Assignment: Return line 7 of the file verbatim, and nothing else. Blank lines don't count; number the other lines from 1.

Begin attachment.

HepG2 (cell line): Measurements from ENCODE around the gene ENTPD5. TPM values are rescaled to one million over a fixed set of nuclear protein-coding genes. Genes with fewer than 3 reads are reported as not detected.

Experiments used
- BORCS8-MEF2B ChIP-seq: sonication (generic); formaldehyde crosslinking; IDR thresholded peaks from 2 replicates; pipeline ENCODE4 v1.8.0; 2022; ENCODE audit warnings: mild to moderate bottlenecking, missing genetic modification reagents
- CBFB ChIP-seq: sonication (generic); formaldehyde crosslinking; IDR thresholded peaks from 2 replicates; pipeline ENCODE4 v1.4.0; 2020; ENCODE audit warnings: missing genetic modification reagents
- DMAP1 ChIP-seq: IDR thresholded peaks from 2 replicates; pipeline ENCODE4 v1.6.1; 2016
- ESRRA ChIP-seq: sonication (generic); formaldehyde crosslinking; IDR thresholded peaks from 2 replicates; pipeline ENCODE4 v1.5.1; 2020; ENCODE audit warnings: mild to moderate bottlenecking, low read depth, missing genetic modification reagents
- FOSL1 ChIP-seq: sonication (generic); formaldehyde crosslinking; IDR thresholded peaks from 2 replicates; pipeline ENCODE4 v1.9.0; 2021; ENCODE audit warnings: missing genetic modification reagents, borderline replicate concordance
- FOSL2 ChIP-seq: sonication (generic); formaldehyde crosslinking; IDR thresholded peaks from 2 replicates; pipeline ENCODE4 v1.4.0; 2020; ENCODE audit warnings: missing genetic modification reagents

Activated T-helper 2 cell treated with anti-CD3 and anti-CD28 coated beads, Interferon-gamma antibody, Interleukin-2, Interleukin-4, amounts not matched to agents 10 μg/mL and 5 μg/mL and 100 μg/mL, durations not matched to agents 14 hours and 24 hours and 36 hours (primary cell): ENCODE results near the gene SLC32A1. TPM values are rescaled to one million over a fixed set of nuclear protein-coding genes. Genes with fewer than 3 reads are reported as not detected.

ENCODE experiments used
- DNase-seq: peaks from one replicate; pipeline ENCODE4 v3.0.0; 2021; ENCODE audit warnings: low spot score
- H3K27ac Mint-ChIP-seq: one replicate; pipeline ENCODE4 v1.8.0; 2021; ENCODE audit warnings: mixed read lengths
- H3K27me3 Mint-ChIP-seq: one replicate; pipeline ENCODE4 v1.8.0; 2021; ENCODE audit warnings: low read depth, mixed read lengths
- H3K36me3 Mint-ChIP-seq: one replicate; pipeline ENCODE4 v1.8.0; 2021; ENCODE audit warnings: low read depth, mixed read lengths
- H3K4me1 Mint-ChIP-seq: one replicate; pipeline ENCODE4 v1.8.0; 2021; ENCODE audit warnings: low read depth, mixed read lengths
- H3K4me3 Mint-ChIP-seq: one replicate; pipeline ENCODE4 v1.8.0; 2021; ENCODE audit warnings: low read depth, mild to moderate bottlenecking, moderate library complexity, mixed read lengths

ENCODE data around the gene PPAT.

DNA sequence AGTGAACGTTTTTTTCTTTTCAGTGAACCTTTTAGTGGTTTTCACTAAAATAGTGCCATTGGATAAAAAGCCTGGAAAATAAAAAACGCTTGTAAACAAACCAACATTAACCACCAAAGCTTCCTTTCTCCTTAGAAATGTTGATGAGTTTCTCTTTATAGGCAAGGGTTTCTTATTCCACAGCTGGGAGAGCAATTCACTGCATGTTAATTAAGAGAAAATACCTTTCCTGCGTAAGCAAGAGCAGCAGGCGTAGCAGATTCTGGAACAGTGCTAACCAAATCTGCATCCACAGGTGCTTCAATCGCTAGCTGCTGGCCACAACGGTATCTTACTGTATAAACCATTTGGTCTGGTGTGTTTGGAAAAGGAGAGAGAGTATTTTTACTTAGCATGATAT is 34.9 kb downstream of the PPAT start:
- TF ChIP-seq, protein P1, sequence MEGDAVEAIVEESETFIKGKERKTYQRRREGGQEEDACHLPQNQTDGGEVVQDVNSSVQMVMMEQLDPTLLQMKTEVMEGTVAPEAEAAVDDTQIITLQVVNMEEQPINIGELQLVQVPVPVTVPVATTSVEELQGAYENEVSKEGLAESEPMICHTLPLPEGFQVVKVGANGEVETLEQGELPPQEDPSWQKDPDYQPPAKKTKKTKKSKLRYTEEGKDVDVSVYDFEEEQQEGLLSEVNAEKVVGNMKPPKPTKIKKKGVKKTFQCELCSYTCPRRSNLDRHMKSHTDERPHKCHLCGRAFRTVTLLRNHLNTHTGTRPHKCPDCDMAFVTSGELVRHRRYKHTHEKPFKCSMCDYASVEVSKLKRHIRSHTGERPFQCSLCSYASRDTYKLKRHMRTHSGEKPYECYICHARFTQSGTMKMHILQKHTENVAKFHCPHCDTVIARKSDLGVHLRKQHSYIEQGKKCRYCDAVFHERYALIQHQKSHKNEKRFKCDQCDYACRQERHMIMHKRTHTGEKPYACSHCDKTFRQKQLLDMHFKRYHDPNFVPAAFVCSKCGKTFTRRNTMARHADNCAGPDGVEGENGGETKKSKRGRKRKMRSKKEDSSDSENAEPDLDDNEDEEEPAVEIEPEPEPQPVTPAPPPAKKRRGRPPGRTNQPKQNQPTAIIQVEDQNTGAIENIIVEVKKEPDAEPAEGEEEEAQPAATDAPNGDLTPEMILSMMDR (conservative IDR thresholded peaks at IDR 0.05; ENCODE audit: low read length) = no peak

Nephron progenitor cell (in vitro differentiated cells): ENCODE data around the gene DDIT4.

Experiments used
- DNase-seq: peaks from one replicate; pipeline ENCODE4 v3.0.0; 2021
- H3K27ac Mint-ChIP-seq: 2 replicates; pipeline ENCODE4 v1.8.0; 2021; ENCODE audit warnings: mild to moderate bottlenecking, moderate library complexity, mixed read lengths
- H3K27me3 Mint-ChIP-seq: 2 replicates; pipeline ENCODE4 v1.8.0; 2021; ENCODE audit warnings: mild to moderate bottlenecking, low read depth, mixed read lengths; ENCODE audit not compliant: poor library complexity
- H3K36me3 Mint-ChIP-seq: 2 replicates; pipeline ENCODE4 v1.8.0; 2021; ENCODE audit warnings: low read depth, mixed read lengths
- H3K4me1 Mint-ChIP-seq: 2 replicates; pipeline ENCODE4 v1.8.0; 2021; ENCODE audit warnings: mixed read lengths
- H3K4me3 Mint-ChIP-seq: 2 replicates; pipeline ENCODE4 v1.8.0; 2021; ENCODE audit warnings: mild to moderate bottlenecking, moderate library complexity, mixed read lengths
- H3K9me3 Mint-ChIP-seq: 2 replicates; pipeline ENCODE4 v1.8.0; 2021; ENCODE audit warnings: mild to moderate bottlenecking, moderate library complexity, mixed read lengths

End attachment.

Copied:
- FOSL1 ChIP-seq: sonication (generic); formaldehyde crosslinking; IDR thresholded peaks from 2 replicates; pipeline ENCODE4 v1.9.0; 2021; ENCODE audit warnings: missing genetic modification reagents, borderline replicate concordance